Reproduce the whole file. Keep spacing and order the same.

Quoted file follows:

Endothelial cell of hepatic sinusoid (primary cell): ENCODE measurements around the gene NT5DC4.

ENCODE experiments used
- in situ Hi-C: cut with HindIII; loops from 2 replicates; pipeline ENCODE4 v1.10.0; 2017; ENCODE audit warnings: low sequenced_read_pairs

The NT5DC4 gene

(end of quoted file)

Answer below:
Endothelial cell of hepatic sinusoid (primary cell): ENCODE measurements around the gene NT5DC4.

ENCODE experiments used
- in situ Hi-C: cut with HindIII; loops from 2 replicates; pipeline ENCODE4 v1.10.0; 2017; ENCODE audit warnings: low sequenced_read_pairs

The NT5DC4 gene